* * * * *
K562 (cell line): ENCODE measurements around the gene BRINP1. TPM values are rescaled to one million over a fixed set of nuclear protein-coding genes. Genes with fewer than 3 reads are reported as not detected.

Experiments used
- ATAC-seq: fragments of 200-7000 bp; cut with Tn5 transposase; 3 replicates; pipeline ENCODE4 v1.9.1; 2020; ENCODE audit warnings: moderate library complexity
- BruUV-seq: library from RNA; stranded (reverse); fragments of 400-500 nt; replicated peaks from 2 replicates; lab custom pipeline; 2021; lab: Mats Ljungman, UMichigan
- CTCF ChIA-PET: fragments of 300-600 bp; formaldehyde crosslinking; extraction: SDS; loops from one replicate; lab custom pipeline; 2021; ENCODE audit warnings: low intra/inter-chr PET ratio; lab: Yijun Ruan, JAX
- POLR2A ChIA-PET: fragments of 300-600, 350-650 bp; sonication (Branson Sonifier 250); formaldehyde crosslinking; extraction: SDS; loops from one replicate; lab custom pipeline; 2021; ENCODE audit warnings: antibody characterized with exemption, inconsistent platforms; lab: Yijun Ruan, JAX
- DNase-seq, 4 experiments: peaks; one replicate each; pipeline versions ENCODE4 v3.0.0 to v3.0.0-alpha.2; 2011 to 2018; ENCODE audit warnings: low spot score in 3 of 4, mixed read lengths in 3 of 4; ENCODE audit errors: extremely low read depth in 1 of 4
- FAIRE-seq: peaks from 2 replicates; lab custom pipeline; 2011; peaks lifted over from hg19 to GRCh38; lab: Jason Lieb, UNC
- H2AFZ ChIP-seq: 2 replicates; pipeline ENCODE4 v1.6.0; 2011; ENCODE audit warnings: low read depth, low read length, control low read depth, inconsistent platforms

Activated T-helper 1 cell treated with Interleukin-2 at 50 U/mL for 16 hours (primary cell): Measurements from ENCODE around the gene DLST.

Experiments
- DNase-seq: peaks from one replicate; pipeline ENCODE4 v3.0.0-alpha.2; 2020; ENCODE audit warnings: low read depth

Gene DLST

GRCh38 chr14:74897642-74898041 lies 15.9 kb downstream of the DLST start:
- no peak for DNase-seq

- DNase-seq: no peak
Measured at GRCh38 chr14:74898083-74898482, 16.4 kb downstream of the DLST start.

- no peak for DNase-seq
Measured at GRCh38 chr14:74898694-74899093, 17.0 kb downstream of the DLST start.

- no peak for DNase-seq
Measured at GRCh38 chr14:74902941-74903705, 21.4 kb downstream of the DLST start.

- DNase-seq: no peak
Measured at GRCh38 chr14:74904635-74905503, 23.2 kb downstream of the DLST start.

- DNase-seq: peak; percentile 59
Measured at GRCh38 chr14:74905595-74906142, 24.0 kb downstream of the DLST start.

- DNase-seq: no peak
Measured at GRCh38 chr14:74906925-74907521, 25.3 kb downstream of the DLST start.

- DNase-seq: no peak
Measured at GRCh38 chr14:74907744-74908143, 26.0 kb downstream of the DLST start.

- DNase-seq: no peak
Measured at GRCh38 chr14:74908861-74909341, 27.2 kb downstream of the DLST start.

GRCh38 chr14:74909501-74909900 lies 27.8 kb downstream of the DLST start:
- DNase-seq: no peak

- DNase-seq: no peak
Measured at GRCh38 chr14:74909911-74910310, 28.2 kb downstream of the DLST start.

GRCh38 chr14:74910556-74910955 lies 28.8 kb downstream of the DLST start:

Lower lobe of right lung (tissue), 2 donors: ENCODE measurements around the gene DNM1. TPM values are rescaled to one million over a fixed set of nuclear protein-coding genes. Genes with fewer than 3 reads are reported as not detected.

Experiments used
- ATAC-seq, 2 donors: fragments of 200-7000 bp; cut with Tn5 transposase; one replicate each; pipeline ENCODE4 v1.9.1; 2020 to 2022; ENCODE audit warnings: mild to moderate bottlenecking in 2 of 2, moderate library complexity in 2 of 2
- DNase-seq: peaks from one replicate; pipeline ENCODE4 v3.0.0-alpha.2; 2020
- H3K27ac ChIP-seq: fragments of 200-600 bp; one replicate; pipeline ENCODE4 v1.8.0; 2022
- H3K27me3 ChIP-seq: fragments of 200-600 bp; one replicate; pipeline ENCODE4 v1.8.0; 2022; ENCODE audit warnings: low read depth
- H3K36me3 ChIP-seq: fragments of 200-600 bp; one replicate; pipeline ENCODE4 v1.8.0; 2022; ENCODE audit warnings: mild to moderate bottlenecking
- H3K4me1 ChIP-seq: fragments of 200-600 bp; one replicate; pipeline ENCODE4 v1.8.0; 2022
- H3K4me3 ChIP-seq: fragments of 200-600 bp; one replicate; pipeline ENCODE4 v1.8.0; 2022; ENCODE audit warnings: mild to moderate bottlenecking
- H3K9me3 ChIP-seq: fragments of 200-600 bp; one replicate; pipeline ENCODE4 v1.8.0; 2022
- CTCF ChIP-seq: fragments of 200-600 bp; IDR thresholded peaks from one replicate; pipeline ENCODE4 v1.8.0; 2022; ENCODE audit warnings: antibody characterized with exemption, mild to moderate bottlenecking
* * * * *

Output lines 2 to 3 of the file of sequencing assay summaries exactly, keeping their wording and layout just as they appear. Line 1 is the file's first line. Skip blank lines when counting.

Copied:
Experiments used
- ATAC-seq: fragments of 200-7000 bp; cut with Tn5 transposase; 3 replicates; pipeline ENCODE4 v1.9.1; 2020; ENCODE audit warnings: moderate library complexity